This “silent” documentary did an excellent job portraying an age-old conflict between the worker and the boss. For a man of 2013, what stands out the most is how little the workers were prepared to settle for. The working conditions of Harlan county miners are incomprehensible. Perhaps even less comprehensible is their eventual success in securing an employment contract from Duke Power Company. This success was celebrated by the miners all over the country and sparked future protests. The United Mine Workers of America showed us how little power did the labor unions have in 1970s, yet all members of the union and even their wives believed in power of unity. They persevered through disregard, threats, violence and murder. As I predicted while watching the documentary, Duke Power officials resisted contract demands primarily to avoid opening a Pandora’s Box. The victory over bosses gave miners confidence to challenge them further and demand more than they would ever before.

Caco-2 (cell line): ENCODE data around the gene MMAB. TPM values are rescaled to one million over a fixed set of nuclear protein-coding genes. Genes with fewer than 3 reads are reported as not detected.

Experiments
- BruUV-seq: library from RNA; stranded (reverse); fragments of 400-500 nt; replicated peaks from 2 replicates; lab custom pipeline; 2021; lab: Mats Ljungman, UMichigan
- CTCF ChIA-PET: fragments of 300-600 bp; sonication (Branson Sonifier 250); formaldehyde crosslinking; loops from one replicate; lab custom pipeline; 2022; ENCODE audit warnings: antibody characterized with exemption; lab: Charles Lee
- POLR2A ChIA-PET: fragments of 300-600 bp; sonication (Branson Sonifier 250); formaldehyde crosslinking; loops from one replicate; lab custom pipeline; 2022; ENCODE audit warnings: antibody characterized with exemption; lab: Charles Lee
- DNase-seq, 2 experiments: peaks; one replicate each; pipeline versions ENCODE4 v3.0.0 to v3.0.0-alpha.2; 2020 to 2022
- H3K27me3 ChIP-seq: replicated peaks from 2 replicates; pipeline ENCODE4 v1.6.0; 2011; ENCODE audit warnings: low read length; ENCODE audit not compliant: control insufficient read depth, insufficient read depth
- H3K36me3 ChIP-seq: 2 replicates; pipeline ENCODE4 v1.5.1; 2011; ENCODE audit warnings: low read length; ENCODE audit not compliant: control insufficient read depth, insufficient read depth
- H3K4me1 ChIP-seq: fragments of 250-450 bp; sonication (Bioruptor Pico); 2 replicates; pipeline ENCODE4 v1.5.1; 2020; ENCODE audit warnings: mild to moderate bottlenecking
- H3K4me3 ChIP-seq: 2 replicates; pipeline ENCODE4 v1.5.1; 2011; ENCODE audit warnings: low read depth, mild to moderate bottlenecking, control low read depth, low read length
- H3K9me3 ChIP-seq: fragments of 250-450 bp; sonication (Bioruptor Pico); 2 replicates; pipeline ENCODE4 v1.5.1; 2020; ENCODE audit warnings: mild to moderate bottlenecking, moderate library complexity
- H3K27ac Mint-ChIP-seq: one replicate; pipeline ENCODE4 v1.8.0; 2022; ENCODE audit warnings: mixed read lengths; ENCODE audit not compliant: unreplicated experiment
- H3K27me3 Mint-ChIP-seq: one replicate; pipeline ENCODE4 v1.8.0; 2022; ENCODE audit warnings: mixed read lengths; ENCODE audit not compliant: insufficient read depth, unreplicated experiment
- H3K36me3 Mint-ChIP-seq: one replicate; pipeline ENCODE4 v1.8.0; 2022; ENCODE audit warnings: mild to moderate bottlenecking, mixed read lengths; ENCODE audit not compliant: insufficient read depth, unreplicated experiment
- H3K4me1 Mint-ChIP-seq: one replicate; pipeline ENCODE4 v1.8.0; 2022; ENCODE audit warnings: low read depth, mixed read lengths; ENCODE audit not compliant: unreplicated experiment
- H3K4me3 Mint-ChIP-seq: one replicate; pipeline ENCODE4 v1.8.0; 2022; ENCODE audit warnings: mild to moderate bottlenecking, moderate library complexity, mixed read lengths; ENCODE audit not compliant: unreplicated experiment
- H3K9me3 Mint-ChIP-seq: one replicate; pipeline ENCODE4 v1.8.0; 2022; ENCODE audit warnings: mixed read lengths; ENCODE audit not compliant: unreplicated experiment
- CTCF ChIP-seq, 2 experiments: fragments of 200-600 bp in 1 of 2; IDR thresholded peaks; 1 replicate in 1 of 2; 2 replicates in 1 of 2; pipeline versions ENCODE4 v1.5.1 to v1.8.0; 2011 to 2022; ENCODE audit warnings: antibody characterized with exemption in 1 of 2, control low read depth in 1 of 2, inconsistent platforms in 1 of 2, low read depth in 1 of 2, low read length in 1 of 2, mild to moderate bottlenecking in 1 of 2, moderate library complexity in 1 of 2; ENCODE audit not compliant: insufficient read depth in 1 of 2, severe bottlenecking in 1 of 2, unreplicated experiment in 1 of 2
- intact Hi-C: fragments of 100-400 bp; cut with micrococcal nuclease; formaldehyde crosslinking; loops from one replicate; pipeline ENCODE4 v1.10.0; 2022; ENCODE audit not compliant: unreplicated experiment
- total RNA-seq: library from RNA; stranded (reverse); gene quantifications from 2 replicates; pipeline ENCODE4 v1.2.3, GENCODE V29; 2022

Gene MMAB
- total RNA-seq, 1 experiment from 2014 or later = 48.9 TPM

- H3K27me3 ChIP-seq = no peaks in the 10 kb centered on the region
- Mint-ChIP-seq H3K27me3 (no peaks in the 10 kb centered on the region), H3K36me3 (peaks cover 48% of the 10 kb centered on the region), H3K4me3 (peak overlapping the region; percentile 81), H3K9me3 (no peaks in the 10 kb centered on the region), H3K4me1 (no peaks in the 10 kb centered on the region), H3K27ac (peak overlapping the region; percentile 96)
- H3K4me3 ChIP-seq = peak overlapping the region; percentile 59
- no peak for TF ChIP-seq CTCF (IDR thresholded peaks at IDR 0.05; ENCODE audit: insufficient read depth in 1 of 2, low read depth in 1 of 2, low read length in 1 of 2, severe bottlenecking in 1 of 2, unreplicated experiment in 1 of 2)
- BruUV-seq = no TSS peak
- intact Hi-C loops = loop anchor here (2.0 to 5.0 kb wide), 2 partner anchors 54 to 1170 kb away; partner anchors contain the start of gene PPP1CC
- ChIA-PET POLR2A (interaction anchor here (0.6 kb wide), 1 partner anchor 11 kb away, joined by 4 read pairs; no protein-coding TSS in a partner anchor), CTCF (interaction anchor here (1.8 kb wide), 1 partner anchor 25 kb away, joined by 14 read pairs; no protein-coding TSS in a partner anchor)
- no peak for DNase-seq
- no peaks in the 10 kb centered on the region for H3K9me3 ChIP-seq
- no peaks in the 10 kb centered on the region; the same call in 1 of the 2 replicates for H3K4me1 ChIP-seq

Personally, I think that the actions of Harlan county miners were heroic and necessary. The documentary exposed us to awful working conditions of coal miners, and lack of power to defend themselves against oppressive company heads. The fact that we cannot imagine anything similar happening in our day and age is indicative of the significance that the actions of Harlan county miners had on the history of labor in America.